Obesity In Australia

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Obesity is defined as excessive body adiposity that is fat, to the extent to which it impacts on one’s wellbeing. Australia is one of the most overweight developed nations, with other 60 % of adults and one in four children overweight. This part of the paper highlights the ideas of privilege and disadvantage can affect obesity rates within a society.
Economic growth, while acknowledged to contribute to the alleviation of malnutrition, also results in diets that are composed of a greater proportion of fats, rather than proteins or carbohydrates, worsening rates of obesity and obesity-related diseases. Rising income levels have led to an increase in expenditure on food, although smaller proportionally than the income increase. In developing
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The key driver behind obesity is poor nutrition. This is influenced by a range of socio economic and cultural factors. It includes a lack of access to fresh and healthy food as well as a lack of nutrition education among people living in rural areas. In rural areas, local businesses do not sell quality fruits and vegetables, because it is too expensive. According to the Australian Institute of Health and Welfare the supply of healthy food to remote and rural areas is periodic and there is a limited choice. The cost of fresh and nutritious food is usually more expensive in rural areas compared to the…show more content…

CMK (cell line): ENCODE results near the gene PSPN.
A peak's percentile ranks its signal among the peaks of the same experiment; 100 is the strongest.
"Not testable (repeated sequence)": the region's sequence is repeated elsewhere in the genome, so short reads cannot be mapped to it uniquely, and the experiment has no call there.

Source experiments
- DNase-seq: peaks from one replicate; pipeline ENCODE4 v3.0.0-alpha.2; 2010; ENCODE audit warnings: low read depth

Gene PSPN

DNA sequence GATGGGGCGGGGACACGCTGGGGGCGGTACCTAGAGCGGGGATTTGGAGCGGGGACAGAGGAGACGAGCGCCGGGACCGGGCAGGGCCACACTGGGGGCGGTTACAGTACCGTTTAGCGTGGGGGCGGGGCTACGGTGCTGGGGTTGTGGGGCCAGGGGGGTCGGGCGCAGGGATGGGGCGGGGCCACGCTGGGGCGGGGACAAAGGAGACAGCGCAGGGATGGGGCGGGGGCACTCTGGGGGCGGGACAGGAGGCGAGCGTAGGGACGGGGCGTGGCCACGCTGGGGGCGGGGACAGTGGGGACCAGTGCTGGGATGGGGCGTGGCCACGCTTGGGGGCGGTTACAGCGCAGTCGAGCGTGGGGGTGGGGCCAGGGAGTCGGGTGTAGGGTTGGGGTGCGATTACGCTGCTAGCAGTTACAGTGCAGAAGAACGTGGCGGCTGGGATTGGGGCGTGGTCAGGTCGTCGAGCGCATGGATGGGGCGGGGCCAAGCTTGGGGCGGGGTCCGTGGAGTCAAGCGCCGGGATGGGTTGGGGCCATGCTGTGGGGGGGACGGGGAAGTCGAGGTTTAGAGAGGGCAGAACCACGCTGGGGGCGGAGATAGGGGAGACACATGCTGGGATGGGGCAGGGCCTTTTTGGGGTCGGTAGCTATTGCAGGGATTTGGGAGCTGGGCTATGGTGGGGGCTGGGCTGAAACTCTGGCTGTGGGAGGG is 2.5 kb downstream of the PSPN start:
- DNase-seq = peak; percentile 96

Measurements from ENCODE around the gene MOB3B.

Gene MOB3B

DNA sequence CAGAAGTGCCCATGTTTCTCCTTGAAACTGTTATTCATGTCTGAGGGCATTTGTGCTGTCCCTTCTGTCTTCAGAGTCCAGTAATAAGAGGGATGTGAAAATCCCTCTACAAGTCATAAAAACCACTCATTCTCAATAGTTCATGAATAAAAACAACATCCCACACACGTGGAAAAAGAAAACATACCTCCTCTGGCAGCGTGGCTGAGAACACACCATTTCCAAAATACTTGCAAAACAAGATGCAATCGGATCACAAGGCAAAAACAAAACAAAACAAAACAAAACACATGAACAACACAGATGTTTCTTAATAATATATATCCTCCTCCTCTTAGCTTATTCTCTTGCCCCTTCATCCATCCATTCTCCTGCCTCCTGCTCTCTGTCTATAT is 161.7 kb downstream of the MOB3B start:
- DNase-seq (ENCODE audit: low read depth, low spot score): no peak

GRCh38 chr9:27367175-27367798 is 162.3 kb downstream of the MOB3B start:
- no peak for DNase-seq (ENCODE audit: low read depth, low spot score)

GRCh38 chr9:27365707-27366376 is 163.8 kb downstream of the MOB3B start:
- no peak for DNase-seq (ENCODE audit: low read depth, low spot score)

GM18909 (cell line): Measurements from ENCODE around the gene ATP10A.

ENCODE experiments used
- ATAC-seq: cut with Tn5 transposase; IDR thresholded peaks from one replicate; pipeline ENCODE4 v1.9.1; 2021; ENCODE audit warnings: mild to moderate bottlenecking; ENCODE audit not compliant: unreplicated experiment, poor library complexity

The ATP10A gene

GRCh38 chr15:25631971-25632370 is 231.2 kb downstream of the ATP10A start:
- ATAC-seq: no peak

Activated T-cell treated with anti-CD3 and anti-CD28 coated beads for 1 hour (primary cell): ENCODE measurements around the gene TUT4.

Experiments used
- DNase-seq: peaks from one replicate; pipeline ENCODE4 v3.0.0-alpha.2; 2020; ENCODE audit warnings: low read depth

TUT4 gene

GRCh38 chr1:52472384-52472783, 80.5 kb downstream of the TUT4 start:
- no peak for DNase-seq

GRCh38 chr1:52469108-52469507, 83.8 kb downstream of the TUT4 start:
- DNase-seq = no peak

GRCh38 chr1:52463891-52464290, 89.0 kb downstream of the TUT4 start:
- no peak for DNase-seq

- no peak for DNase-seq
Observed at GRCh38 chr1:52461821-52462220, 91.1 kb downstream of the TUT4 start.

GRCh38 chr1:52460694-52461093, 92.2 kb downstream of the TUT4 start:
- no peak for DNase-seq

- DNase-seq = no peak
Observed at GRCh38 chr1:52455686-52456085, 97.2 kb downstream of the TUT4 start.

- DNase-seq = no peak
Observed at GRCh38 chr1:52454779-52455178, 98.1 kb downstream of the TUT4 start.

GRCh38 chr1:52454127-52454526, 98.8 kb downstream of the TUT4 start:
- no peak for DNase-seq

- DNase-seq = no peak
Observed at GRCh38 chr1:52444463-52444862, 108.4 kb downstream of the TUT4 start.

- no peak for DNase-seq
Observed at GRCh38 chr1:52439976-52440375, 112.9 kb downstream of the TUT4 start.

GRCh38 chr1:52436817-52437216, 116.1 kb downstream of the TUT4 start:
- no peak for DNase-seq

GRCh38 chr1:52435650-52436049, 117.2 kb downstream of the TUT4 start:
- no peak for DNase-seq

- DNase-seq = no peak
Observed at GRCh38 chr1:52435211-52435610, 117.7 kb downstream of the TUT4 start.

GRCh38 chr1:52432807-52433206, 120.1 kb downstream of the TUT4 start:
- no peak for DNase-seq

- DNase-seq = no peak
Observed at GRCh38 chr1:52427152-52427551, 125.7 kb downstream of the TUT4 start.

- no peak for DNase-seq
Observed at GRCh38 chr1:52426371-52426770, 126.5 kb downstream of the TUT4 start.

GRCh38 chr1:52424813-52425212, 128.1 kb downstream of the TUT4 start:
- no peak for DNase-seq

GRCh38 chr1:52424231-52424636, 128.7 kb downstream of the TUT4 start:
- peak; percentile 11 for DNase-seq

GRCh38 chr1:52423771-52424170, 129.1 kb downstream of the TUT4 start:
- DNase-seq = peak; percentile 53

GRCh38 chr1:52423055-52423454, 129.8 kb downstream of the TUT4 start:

Diet quality is very much a function of socioeconomic status. People who are older, wealthier, and better educated are both thinner and have better diets than do the poor. The impact of socioeconomic status variables on diet quality has normally been ascribed to a higher educational level or a greater awareness of health issues among higher-income groups. One less-explored hypothesis is that food choices are driven by the relative differences in cost between high-quality and low-quality foods.
It is recognised that nutrition and diet-related chronic diseases such as obesity follow a socio-economic gradient; the poor and poorly educated have worse diets and a greater prevalence of obesity. In general, individuals on low incomes are less likely to consume wholemeal bread and vegetables, but more likely to consume fat spreads and oils, non-diet soft drinks, pizza, processed meats and table sugar. Within the low income group, older children appear to have worse diets than younger children or adults as they consume less fruit and more energy dense

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